It may be here added, that in the following year, 1621, several other Sachems or Sagamores—which are but one and the same title, the first niore usual with the southward, the other with the northward Indians, to ex. press the title of him that hath the chief command of a place or people as well as the afore named Massasoit, came to the Governour of New Plymouth, and did volun
tarily acknowledge themselves to be the loyal subjects of our Lord, King James, and subscribed a writing to that purpose with their own hands, the tenour of which here followeth, with their names annexed thereunto, that succeeding times may keep a memorial thereof, it hav. ing no small influence into the first foundations here laid. Morton, page 29.
Sept. 13, Anno Dom. 1621.
Of the Government, Civil and Military, established in the
Colony of New Plymouth.
That which our Saviour once affirmed concerning a kingdom, is as true of the smallest colony, or puny state, or least society of mankind, that if it be di. vided against itself it cannot stand; and how can divi. sions be avoided where all sorts of people are to be at their liberty, whether in things civil or sacred, to do all that doeth, and nothing but what doeth seem good in their own eyes. Our first founders of this new colony, were aware of this, before they removed themselves from the parts of Europe, whether England or Holland, to those of America; and therefore, according to the pru. dent advice of Mr. Robinson, their Pastor, they had procured a patent for themselves, or had a power granted from their Sovereign Prince, whereby they might form themselves into a body politic in the place speci. fied in their patent. But missing of the place, the things
contained therein were utterly invalidated, and made useless thereby, which they wisely considered in the first place, as was said before, and therefore they all signed an instrument, concerning some way of order and government, which they, according as necessity required, intended to mould themselves into, upon the first opportunity, which should offer itself, after they had found a place of habitation fit to settle upon. By the aforesaid accident, things so fell out, that for the present they could not fall into any order of government, but by way of combination ; with which they intended to content themselves till occasion might serve for the obtaining another patent from the King, for that place where Providence now had cast their lot. For the present therefore they devolved the sole power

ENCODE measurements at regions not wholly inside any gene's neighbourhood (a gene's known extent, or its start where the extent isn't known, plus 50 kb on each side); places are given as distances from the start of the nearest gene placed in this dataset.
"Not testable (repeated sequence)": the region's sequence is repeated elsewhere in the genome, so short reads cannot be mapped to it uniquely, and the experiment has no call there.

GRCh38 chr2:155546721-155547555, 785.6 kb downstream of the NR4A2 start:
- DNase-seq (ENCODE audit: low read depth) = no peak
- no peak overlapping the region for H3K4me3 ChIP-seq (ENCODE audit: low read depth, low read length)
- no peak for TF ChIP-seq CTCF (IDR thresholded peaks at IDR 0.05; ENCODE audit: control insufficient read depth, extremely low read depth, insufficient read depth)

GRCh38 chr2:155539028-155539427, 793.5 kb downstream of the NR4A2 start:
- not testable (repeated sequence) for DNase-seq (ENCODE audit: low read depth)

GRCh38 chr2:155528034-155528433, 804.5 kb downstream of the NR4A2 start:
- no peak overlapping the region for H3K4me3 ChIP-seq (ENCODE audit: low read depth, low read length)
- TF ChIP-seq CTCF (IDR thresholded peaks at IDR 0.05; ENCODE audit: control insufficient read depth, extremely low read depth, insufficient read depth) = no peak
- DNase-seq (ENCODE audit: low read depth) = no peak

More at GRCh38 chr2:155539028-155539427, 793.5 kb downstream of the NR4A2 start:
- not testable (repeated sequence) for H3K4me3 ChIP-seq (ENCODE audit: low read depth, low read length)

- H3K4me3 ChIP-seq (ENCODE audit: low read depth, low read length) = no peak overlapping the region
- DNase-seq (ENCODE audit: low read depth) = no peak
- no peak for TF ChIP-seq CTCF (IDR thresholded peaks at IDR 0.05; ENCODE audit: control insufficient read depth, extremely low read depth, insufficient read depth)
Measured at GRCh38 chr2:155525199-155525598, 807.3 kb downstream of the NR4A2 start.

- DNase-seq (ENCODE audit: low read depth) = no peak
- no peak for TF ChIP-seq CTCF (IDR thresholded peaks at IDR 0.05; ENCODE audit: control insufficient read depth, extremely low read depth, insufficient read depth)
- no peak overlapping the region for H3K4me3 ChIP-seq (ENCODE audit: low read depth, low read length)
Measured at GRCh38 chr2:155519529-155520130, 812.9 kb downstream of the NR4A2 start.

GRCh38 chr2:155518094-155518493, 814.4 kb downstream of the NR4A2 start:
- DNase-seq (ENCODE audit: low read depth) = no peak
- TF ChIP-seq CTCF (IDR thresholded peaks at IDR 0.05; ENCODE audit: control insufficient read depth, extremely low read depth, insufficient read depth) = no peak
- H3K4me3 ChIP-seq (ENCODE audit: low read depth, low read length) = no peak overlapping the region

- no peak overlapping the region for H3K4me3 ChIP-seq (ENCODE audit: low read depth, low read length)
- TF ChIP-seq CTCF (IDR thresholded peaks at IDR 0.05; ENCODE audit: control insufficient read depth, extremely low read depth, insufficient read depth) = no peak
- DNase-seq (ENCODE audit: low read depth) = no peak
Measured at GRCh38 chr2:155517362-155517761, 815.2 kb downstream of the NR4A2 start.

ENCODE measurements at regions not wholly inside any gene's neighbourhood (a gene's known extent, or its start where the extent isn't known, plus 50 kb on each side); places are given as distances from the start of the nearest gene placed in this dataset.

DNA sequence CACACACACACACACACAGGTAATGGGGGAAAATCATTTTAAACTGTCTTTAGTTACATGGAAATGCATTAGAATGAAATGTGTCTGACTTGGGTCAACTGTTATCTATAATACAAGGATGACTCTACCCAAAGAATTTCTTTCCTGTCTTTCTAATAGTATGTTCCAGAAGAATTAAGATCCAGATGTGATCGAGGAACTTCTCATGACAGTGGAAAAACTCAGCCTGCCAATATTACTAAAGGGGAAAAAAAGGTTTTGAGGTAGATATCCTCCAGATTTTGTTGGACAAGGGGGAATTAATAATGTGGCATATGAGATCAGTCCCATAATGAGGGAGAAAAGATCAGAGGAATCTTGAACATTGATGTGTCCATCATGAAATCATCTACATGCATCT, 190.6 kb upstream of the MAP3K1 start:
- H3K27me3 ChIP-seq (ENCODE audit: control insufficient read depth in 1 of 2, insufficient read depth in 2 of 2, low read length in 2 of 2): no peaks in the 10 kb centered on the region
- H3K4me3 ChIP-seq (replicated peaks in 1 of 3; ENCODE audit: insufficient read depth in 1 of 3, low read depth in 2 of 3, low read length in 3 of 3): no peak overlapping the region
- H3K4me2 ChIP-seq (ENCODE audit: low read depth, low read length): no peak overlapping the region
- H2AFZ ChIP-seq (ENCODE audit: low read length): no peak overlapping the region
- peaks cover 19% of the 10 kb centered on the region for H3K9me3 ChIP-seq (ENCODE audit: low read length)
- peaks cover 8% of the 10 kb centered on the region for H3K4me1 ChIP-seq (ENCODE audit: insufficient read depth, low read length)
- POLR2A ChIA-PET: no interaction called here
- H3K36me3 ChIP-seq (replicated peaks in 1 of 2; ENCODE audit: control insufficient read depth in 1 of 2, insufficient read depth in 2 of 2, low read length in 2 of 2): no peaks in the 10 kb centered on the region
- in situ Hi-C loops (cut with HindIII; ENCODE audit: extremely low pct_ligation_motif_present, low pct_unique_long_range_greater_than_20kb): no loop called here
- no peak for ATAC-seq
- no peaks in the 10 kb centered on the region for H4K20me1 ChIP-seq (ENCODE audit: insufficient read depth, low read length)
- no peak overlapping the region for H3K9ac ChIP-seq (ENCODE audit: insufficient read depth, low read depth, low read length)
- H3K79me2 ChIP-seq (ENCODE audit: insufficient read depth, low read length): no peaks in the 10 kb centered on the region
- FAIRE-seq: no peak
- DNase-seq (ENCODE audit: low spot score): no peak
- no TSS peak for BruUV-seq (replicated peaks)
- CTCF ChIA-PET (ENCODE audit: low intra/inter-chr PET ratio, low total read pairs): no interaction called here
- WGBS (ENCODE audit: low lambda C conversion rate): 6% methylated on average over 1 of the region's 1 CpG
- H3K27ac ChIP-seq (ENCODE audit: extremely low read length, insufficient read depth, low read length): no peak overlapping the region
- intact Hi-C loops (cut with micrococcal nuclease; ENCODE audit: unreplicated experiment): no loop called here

Mr. John CARVER; in whose prudence they so far confided, that he would not adventure upon any matter of moment without consent of the rest, or at least advice of such as were thought to be the wisest amongst them, and not to increase the number of rulers, where the persons were so few to be ruled; knowing also that they could at their pleasure add more as there might be occasion, much better than to have eased themselves of the burden, if they should pitch upon too
One Nehemiah is better than a whole Sanhedrim of mercenary Shemaiahs.
The Laws they intended to be governed by were the Laws of England, the which they were willing to be subject unto, though in a foreign land, and have since that time continued in that mind for the general, adding only some particular muncipal laws of their own, suit. able to their constitution. In such cases, where the common laws and statutes of England could not well reach or afford them help in emergent difficulties of the place, possibly on the same ground that Pacavius sometimes advised his neighbours of Capua, not to cashier their old magistrates, till they could agree upon better to place in their room; so did these choose to abide by the Laws of England, till they could be provided of bet. ter.
many at first.